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New York Times Widely Cricitized For Dismantling Its Environment Desk, Eliminating Editorial Positions

By Joe Romm  

"New York Times Widely Cricitized For Dismantling Its Environment Desk, Eliminating Editorial Positions"

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“Keeping Environmental Reporting Strong Won’t Be Easy,” Warns Public Editor

The New York Times will close its environment desk in the next few weeks and assign its seven reporters and two editors to other departments. The positions of environment editor and deputy environment editor are being eliminated.

InsideClimate News reported in their Friday scoop that the Times insists this won’t affect coverage. But I’m very skeptical, as are a great many others, judging by comments echoing through the blogosphere, twitter, and my inbox.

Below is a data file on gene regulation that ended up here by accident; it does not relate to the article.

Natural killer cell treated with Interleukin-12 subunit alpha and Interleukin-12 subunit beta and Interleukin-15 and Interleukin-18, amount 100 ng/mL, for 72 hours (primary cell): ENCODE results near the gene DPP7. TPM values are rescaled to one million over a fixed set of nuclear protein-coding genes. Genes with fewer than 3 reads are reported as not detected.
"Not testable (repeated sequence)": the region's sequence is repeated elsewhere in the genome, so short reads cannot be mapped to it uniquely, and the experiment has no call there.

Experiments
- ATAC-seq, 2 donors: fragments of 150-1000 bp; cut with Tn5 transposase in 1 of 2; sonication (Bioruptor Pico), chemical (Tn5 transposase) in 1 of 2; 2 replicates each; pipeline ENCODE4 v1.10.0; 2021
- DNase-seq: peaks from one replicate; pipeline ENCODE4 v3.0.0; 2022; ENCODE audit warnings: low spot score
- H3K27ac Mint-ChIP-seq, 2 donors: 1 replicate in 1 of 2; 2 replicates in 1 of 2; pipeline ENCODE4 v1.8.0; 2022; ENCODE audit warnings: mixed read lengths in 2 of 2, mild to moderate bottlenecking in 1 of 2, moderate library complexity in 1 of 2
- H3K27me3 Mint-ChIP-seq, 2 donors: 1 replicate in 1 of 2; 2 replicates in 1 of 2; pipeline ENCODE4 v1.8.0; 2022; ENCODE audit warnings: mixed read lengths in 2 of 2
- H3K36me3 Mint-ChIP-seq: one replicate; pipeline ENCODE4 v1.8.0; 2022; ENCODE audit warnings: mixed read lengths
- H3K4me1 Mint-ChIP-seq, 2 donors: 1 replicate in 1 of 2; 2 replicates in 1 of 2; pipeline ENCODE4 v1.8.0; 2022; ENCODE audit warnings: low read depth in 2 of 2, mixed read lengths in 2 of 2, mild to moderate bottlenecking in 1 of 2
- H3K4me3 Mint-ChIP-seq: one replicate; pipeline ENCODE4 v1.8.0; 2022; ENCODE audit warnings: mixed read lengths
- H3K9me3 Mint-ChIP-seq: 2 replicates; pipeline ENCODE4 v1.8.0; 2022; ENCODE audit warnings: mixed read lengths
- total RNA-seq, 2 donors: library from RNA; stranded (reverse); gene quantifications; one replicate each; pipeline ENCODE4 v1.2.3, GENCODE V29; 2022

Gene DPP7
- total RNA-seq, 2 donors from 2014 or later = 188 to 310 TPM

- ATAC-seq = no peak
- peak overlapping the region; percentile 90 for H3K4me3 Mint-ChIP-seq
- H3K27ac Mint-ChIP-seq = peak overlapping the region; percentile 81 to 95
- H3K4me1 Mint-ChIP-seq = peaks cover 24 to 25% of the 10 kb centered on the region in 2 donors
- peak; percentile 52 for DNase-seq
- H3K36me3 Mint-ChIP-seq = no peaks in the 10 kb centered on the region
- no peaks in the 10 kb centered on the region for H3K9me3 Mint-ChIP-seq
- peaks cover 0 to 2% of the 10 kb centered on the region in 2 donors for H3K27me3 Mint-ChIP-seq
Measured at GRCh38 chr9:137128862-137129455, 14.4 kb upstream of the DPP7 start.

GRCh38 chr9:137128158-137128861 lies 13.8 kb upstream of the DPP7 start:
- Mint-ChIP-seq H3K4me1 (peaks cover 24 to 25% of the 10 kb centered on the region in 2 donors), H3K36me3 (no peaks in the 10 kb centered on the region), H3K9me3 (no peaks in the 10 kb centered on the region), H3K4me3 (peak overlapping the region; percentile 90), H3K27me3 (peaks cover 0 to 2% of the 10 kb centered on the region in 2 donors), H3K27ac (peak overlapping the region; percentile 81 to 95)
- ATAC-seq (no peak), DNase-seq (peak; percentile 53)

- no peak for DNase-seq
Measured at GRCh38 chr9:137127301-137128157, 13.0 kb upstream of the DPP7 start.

For instance, the award-winning journalist Peter Dykstra — a 17-year veteran of CNN now publishing the Daily Climate — sent me this note sharing his too-relevant experience:

It’s far from a precise match for our situation at CNN four years ago — we all got fired, not re-shuffled.  And of course, CNN will never be confused with the Times. But CNN similarly assured everyone that coverage would not be affected. One area where a decision like this would likely have the same impact at the Times that it did at CNN:  When you abolish a standalone beat, it sends a strong message to every career-conscious reporter and editor that chasing environment stories is not a path to advancement.